LGBTQ Agenda: Gay journalist selected to lead Catholic ministry

  • by John Ferrannini, Assistant Editor
  • Tuesday April 2, 2024
Share this Post:
Outreach Executive Director Michael O'Loughlin, left, the Reverend James Martin, and Outreach managing editor Ryan Di Corpo were guests of President Joe Biden at a White House event for Roman Catholic leaders on St. Patrick's Day, March 17. O'Loughlin, a gay man, was selected to lead the LGBTQ Catholic ministry that was founded by Martin. Photo: Courtesy Outreach
Outreach Executive Director Michael O'Loughlin, left, the Reverend James Martin, and Outreach managing editor Ryan Di Corpo were guests of President Joe Biden at a White House event for Roman Catholic leaders on St. Patrick's Day, March 17. O'Loughlin, a gay man, was selected to lead the LGBTQ Catholic ministry that was founded by Martin. Photo: Courtesy Outreach

A gay journalist is the first executive director of the relatively new LGBTQ Catholic ministry Outreach.

Michael O'Loughlin, 38, had been a national correspondent for America Media: The Jesuit Review of Faith & Culture, published by the Jesuit order. O'Loughlin may be familiar to Bay Area Reporter readers as the author of "Hidden Mercy: AIDS, Catholics, and the Untold Stories of Compassion in the Face of Fear" (2021) and host of the podcast "Plague: Untold Stories of AIDS and the Catholic Church," which reported on events in New York City, San Francisco's LGBTQ Castro neighborhood, and elsewhere.

It was during the process of researching and writing for those reports that O'Loughlin came out of the closet publicly.

"I was so inspired by the stories of LGBT Catholics who had done this heroic HIV/AIDS ministry in the 1980s and 1990s and what it took for them during a difficult time in our history," he told the B.A.R. "I also wanted to let listeners know that I was reliable, because I know the struggles LGBT Catholics face because I share in them."

O'Loughlin is based in Rhode Island, while Outreach is headquartered in New York City. It is currently under the auspices of America Media, which is a nonprofit organization, as a resource for articles and information for LGBTQ Catholics, O'Loughlin stated.

The Catholic Church is the world's largest Christian denomination, claiming 1.4 billion members worldwide. Long-standing Catholic teaching is that while homosexuality isn't sinful per se, it is a sin to have sex with someone of the same sex.

Some countries with large Catholic populations have seen increasingly restrictive environments for LGBTQ people in recent years, such as Poland and Hungary, but the rhetoric from the Vatican has shifted during the reign of Pope Francis, who last December approved blessings of same-sex couples by priests (though some church leaders, such as San Francisco Archbishop Salvatore Cordileone, have told priests they can or should disregard that, as the B.A.R. reported). Francis also campaigned for the decriminalization of homosexuality worldwide.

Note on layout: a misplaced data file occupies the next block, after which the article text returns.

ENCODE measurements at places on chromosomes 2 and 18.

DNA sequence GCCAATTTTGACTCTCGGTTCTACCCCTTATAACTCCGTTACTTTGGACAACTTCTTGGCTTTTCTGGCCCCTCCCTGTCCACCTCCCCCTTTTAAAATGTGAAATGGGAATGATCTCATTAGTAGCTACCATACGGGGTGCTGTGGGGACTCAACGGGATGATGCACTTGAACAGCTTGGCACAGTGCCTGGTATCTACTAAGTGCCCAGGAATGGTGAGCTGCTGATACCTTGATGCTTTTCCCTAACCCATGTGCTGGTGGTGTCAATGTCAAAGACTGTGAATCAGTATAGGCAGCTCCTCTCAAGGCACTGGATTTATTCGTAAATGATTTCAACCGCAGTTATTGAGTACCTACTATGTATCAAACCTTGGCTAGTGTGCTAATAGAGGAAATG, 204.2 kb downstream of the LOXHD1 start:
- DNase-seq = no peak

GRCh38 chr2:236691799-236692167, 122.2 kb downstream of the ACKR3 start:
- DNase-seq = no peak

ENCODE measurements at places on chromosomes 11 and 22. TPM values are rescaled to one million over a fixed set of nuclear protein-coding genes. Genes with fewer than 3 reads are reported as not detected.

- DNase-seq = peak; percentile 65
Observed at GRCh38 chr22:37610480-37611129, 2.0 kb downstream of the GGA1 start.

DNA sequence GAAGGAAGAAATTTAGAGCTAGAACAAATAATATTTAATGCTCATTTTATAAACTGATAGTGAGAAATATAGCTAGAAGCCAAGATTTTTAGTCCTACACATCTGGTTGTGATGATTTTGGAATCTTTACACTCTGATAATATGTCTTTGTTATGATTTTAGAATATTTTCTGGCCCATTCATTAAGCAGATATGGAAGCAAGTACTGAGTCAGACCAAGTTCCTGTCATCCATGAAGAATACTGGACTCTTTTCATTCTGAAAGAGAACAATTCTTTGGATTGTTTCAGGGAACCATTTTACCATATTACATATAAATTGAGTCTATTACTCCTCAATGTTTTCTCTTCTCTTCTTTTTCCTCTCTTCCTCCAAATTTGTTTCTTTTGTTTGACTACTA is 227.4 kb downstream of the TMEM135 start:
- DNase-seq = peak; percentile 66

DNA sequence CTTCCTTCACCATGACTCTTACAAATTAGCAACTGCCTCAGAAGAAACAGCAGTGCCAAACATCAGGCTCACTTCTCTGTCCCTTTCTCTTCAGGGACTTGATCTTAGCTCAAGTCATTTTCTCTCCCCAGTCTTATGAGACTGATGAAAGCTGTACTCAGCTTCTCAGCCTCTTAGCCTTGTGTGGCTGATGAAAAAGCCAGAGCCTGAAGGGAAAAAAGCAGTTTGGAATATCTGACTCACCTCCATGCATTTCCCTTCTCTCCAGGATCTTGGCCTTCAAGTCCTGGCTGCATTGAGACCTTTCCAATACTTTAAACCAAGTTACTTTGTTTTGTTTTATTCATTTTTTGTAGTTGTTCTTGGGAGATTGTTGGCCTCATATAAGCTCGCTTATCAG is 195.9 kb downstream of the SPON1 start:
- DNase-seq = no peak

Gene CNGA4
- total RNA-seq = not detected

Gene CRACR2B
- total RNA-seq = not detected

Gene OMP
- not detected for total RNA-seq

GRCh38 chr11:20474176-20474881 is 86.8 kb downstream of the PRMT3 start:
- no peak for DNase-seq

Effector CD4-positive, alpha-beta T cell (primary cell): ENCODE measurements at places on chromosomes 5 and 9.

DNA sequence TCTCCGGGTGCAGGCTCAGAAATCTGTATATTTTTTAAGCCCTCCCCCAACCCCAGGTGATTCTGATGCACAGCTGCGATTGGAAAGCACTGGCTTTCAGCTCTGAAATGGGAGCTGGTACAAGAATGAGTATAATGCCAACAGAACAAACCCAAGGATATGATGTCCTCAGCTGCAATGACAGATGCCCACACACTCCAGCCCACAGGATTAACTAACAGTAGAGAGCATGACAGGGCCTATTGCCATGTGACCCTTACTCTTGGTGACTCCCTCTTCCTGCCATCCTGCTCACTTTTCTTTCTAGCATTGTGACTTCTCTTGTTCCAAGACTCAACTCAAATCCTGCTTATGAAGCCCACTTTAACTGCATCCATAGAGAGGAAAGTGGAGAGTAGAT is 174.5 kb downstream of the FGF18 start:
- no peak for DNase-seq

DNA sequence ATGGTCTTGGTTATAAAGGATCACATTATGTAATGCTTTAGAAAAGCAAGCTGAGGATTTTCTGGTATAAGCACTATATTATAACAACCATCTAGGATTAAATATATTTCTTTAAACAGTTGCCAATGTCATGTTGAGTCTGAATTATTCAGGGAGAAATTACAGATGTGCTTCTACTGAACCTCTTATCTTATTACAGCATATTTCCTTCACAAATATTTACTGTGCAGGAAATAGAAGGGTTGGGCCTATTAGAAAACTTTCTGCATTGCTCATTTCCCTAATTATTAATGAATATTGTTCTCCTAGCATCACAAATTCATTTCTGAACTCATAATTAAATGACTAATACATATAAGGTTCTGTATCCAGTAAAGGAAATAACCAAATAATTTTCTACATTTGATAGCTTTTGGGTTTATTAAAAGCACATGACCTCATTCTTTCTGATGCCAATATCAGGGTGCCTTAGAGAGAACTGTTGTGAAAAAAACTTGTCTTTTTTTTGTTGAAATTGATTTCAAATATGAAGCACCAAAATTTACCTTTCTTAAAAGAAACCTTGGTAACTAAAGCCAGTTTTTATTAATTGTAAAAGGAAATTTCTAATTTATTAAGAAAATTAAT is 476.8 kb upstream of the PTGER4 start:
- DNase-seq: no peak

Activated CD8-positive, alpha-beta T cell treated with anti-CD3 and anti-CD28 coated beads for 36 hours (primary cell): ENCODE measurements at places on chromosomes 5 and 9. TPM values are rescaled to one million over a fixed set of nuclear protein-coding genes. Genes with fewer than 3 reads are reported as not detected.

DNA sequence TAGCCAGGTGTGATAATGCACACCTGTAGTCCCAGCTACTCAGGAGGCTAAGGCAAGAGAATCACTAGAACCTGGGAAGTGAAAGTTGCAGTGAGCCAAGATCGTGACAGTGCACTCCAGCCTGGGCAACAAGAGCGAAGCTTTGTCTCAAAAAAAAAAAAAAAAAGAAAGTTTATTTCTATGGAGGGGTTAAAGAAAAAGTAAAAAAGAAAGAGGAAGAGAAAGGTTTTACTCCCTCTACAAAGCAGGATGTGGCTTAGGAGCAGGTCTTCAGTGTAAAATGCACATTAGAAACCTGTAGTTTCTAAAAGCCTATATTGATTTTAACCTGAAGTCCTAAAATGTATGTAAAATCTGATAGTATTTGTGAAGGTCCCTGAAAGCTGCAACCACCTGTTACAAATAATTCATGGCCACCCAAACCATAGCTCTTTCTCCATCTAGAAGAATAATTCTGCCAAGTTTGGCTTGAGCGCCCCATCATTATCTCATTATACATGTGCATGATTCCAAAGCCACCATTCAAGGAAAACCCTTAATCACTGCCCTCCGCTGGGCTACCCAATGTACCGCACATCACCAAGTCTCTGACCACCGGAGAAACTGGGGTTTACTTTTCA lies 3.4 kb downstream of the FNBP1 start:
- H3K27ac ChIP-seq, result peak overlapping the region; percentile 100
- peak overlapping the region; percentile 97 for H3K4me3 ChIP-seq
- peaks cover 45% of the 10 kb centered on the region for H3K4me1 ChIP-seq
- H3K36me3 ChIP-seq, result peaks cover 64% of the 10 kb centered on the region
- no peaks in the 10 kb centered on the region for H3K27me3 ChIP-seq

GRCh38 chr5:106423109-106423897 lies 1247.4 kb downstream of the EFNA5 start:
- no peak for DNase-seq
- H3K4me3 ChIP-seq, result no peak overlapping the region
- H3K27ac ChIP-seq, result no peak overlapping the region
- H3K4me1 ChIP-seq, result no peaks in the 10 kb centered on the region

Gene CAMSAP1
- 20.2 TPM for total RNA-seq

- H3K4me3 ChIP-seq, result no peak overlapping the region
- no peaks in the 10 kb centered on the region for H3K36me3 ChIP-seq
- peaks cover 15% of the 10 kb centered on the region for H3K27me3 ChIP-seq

Francis is less forgiving on issues of gender transition. While openly transgender Catholics can now be baptized, become godparents, and be witnesses at weddings, Francis called so-called gender ideology an "ugly ideology of our times, which cancels out the differences and makes everything the same," according to Reuters.

Outreach came about because of a book, O'Loughlin said

"Father Jim Martin founded the organization [Outreach] a couple of years ago — it stemmed from his book 'Building a Bridge,' and he saw in the reaction to the book there was a need for a community where LGBT people could find support and share stories," O'Loughlin said. "It's been growing for the last couple years."

Martin, an American Jesuit priest who is a consultant on the Roman Dicastery for Communication, advises the pope and often discusses LGBTQ-related topics with him.

In a February 6 news release announcing the selection of O'Loughlin, Martin stated that "with his [O'Loughlin's] years of journalistic experience, his theological background, two books to his credit, and his deep knowledge of the LGBTQ community, I can think of absolutely no one better suited for this job."

O'Loughlin, Martin, and Outreach's managing editor, Ryan Di Corpo, were among President Joe Biden's guests at a White House St. Patrick's Day event for Catholic leaders March 17. (Biden, after John F. Kennedy, is the second Roman Catholic to serve as president.) O'Loughlin stated that he "shook Biden's hand but there wasn't too much of an exchange."

The president had also invited members of the Kennedy family. One relative, Robert F. Kennedy Jr., is running against Biden as an independent candidate in this year's election. Many Kennedy family members oppose RFK Jr.'s presidential bid and support Biden. The president said during the event, "This has always been a special day for the Biden family and the Biden household. It's not just about heritage, but it really is about faith. So much of it being Irish means to be connected to the Catholic teachings I grew up with."